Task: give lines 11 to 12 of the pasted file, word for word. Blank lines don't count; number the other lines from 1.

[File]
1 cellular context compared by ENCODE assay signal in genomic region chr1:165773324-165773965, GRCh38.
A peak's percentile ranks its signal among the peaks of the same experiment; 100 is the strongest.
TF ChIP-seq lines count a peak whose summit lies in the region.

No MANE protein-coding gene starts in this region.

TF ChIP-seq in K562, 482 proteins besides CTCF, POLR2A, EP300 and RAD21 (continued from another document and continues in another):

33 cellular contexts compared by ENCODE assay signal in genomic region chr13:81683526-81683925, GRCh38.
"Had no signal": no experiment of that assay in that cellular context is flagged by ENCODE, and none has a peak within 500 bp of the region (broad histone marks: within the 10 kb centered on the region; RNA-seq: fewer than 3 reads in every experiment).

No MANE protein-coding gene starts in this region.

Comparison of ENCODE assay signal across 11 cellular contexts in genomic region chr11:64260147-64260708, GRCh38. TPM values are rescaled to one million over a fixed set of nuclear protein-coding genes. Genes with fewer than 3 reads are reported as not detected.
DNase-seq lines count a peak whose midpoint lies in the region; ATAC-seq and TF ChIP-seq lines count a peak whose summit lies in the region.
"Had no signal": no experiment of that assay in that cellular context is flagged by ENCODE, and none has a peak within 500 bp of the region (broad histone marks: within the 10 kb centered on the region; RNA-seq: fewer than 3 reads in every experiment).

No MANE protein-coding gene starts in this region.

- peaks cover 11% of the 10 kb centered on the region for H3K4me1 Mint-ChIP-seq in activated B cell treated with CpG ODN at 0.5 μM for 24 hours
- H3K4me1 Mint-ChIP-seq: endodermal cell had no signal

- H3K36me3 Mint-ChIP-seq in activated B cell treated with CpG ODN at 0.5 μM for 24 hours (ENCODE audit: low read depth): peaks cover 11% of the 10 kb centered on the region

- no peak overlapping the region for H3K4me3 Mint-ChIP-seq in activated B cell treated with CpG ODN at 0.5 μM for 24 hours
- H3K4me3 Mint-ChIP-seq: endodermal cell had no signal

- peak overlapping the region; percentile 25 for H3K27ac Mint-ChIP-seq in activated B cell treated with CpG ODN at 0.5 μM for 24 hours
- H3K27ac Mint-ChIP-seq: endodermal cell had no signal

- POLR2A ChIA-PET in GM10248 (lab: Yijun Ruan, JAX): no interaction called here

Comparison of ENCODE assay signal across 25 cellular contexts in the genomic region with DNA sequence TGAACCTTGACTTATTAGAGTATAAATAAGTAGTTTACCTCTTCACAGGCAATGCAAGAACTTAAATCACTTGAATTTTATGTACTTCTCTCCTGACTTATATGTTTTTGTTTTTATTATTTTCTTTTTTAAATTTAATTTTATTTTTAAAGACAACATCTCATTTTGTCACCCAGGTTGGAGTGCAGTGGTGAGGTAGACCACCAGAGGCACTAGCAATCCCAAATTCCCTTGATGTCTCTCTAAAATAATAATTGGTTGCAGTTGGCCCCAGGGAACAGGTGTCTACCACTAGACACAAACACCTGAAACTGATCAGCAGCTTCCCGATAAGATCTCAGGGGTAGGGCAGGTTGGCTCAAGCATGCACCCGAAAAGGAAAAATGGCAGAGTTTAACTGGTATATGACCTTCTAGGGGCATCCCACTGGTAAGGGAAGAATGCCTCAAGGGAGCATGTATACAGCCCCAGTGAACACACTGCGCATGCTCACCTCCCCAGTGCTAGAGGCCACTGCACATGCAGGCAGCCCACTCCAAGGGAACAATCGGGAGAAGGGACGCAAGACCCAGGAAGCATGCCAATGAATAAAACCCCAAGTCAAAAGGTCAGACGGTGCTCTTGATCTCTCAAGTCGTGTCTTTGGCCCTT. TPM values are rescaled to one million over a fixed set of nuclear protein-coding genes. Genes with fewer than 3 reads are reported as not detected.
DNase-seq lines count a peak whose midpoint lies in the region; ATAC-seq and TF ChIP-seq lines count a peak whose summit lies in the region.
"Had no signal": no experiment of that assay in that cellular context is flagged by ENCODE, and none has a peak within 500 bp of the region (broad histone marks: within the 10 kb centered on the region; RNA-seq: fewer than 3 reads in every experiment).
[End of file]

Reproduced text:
"Had no signal": no experiment of that assay in that cellular context is flagged by ENCODE, and none has a peak within 500 bp of the region (broad histone marks: within the 10 kb centered on the region; RNA-seq: fewer than 3 reads in every experiment).

No MANE protein-coding gene starts in this region.